All this is, or should be, in the news this week because of the proposed acquisition of U.S.-based Burger King by the Canada-based Tim Hortons donut chain. The new company would pay U.S. rates on profits made here, but less on profits made elsewhere.
This is what the administration calls an "inversion" and which its cheerleaders denounce as "unpatriotic." Several U.S.-based pharmaceutical and medical device firms have made similar transactions with a view to reducing total tax liability.
But, as Judge Learned Hand wrote long ago, "Anyone may arrange his affairs so that his taxes shall be as low as possible; he is not bound to choose that pattern which best pays the treasury. There is not even a patriotic duty to increase one's taxes."
Those who consider their taxes too low may donate money to the Treasury. Some people actually do so.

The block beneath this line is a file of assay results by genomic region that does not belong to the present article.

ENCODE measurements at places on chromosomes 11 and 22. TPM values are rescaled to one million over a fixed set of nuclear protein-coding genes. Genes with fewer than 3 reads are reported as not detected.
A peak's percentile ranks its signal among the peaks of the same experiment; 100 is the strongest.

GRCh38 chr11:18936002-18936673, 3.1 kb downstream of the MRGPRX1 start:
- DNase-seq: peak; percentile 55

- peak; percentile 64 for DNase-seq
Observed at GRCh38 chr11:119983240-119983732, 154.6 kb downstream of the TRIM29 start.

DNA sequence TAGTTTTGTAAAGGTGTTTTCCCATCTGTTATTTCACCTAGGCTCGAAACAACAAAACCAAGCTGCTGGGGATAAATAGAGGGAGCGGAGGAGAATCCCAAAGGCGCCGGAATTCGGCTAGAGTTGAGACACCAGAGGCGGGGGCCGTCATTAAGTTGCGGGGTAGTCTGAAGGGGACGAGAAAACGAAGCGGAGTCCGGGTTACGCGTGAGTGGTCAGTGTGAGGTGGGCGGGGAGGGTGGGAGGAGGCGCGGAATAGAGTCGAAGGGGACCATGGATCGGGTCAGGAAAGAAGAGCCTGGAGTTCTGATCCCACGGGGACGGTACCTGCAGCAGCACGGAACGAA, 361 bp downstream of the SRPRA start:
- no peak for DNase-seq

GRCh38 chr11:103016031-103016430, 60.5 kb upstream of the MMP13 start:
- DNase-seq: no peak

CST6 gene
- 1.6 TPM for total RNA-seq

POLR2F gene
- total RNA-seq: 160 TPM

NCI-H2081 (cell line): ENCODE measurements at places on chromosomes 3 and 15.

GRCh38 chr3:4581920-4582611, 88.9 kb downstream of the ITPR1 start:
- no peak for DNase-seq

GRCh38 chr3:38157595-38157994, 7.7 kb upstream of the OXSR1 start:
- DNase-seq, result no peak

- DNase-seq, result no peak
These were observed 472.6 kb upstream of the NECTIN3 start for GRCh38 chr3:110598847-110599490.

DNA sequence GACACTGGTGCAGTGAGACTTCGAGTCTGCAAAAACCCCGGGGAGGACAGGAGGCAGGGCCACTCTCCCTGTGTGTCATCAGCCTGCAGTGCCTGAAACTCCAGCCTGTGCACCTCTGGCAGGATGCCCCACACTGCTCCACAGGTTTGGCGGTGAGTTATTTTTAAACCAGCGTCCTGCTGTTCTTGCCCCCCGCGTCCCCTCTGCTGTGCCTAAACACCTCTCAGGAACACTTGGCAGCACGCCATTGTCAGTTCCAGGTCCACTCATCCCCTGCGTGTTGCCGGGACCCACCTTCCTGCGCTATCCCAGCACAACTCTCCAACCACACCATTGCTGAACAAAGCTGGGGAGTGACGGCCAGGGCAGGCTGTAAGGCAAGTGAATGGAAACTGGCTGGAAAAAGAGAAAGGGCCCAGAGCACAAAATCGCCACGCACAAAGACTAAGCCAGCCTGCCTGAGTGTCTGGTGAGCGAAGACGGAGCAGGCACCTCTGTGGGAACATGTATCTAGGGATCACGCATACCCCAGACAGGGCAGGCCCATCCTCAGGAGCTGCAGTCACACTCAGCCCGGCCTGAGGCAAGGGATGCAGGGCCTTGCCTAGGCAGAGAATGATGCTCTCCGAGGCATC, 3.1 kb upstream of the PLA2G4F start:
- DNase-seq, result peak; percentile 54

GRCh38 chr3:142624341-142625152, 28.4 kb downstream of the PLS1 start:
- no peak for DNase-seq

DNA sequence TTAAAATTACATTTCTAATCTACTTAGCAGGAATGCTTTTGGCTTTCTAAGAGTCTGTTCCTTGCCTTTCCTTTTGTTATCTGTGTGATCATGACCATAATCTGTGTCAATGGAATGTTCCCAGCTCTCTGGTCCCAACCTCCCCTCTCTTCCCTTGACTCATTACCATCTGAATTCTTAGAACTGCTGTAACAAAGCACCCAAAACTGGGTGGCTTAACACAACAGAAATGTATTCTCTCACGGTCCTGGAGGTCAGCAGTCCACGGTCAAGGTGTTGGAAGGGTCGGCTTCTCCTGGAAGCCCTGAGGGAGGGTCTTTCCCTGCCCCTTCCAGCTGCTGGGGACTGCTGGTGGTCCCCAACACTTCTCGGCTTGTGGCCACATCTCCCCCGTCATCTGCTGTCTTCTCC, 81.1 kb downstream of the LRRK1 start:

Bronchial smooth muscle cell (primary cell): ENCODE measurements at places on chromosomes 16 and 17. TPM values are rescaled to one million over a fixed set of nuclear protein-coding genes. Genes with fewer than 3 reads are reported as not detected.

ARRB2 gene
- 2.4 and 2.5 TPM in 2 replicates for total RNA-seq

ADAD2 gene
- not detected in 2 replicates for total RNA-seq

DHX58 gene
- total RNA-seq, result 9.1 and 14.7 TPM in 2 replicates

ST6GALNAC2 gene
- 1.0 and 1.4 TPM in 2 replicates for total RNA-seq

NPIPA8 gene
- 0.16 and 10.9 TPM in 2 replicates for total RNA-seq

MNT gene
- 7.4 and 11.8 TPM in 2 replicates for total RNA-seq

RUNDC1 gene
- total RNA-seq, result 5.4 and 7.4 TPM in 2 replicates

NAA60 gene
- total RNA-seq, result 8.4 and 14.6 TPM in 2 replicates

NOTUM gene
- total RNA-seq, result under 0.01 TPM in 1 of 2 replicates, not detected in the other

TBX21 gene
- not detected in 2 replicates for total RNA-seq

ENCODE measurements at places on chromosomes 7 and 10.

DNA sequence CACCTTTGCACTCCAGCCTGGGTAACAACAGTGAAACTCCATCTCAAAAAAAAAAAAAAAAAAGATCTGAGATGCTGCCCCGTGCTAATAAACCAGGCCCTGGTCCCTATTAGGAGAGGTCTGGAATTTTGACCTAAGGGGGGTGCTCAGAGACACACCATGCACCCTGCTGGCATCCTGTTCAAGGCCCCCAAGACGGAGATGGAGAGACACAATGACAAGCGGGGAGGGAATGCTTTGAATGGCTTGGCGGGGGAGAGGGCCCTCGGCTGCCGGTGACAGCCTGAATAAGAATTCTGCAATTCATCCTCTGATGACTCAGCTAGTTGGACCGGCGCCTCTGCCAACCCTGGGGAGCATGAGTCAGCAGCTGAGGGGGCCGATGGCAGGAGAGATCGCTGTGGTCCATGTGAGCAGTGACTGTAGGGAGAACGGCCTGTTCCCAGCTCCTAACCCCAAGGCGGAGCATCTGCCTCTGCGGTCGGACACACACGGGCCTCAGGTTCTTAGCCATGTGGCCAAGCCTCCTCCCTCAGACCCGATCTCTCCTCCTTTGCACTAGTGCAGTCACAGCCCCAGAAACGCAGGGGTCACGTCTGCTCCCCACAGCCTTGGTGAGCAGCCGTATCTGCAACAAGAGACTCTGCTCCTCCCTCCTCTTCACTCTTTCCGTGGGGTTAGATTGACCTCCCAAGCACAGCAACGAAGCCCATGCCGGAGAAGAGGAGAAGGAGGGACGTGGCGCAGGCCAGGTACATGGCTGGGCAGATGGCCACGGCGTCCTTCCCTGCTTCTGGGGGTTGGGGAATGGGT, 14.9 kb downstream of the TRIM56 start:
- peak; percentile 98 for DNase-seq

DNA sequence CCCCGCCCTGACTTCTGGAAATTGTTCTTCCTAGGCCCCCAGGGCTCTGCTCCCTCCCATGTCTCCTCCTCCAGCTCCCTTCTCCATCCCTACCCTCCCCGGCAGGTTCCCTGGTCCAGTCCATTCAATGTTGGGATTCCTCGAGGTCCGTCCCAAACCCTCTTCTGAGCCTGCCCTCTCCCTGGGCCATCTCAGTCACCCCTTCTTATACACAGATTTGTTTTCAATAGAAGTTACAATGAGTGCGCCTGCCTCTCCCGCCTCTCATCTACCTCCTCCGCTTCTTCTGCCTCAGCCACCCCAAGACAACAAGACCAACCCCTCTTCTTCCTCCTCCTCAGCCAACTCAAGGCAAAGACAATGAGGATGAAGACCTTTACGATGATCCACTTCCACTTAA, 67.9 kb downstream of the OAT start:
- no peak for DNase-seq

Some liberals lament that many countries have been lowering their corporate rate to attract more businesses. Ireland's low 12.5 percent corporate tax, plus its high-literacy work force and rule-of-law courts, have spurred much investment there.
These liberals want to resist this "race to the bottom." But as economists of just about all stripes agree, the corporate tax is not really paid by Scrooge McDuck-like figures wallowing in their money bins. The costs are passed along to consumers and employees.
So there's a strong argument for eliminating the corporate income tax altogether. Absent that, there's an overwhelmingly strong argument for cutting the rates and reducing its extra-territorial reach.
At the beginning of his presidency, when he was hailed as a politician uniquely amenable to compromise and reconciliation, Obama recognized the strength of this case.
But it turns out that he lacks either the inclination or the skills to negotiate, or both. So we get denunciations of "unpatriotic" corporations rather than a policy that solves a readily solvable problem.